Bangalore: Union government-controlled Jawaharlal Nehru port near Mumbai is preparing the ground to sue PSA International Pte Ltd for damages after the Singapore-based global port operator defaulted last year on its obligation to build a Rs.6,700 crore container loading facility at India’s busiest container port, said at least two persons familiar with the plan.
PSA, the world’s biggest container port operator, had won the project in a public auction. It may also be barred from bidding for the project when it is re-tendered sometime in March. PSA is fully owned by Temasek Holdings Pte Ltd, the sovereign wealth fund of Singapore.
“In his opinion given to JN port, Kevic Setalvad, the additional solicitor general of India, has said that it is possible to seek damages from PSA and also de-bar the firm for a certain period from participating in tenders issued by the union government-owned port,” said a JN port official, one of the two mentioned above, requesting anonymity because he is not authorized to speak to the media. Setalvad has cited cases involving firms in the highways sector to support his opinion, the JN port official said.
“The matter will be placed before the board of trustees of the port at the next meeting for a decision,” he added. N.N. Kumar, deputy chairman of JN port, said, “We are examining all legal and administrative options on further actions to be taken against PSA.”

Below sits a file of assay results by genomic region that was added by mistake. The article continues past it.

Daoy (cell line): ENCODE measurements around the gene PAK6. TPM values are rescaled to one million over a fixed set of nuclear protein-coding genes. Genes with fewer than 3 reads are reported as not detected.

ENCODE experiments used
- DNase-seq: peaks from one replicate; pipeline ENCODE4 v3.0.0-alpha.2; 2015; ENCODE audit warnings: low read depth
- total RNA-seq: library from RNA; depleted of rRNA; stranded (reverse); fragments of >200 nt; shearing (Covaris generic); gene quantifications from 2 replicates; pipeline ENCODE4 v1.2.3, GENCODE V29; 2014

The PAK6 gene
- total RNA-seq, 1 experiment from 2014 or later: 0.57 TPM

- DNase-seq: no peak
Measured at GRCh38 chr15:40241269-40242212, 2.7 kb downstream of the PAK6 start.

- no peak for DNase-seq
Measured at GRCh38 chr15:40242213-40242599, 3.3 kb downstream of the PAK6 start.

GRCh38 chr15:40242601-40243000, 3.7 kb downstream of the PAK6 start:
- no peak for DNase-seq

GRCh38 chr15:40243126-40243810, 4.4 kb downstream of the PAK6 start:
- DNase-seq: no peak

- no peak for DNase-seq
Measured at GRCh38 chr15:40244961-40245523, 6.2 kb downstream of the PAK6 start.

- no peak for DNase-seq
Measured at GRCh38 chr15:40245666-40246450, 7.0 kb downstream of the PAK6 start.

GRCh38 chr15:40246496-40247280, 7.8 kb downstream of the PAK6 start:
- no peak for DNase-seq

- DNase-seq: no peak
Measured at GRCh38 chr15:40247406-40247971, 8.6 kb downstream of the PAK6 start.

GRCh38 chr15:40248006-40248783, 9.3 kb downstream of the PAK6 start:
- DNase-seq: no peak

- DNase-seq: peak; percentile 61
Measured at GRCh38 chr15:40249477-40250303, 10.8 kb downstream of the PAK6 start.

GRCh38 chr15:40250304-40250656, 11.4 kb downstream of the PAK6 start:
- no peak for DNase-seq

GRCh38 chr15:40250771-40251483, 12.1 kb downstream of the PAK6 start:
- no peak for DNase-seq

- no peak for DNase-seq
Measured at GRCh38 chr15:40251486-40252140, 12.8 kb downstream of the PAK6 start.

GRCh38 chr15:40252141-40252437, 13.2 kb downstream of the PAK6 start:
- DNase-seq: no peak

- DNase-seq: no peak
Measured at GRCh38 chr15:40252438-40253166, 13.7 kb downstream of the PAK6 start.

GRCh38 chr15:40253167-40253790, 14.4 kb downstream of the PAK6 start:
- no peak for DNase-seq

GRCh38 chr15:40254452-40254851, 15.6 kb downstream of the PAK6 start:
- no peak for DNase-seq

On 17 September, the board of trustees of JN port decided to terminate the contract awarded to PSA for building the facility because of the firm’s failure to sign a so-called concession agreement for the project. The port, which handles more than half the cargo containers shipped through India’s ports, subsequently encashed the bid security of Rs.67 crore submitted by PSA for the project that was designed to load 4.8 million standard containers a year.
The decision was taken after PSA refused to sign a concession agreement for the project almost a year after it was awarded the project on 26 September, 2011, on winning the public auction.
A concession agreement sets out the terms and conditions of the contract and puts the project in motion. The winning bidder has to sign the concession agreement within 30 days of accepting the letter of award for the project, according to tender conditions. On 16 October, JN port informed PSA in a communication that it was withdrawing the letter of award given to the firm for building the terminal.
“Following the announcement that the PSA-led consortium had won the right to develop the fourth container terminal project in September 2011, PSA worked expeditiously to prepare for the signing of the concession,” said a PSA spokesperson. “However, there were unexpected developments and differences that arose on key issues along the way that were beyond our control. Notwithstanding, PSA’s best efforts to engage and discuss with all the relevant stakeholders, these differences were not satisfactorily resolved,” the person said.
“We regret the decision by the Jawaharlal Nehru Port Trust Board to withdraw the letter of award earlier issued to the PSA-led consortium for the development of the JNPT 4 container terminal project. PSA has always upheld the belief that there is great market potential in India and we will continue to develop our existing portfolio of port projects in India and look for other opportunities to invest in the country,” the PSA spokesperson said. PSA currently runs container terminals at V.O. Chidambaranar Port in Tuticorin and Chennai port, both controlled by the union government and located in Tamil Nadu.
JN port has now decided to break the project into two separate terminals having a berth length of 1 km each, capable of loading 2.4 million standard containers per terminal when it floats a fresh auction in March, a spokesman for the port said.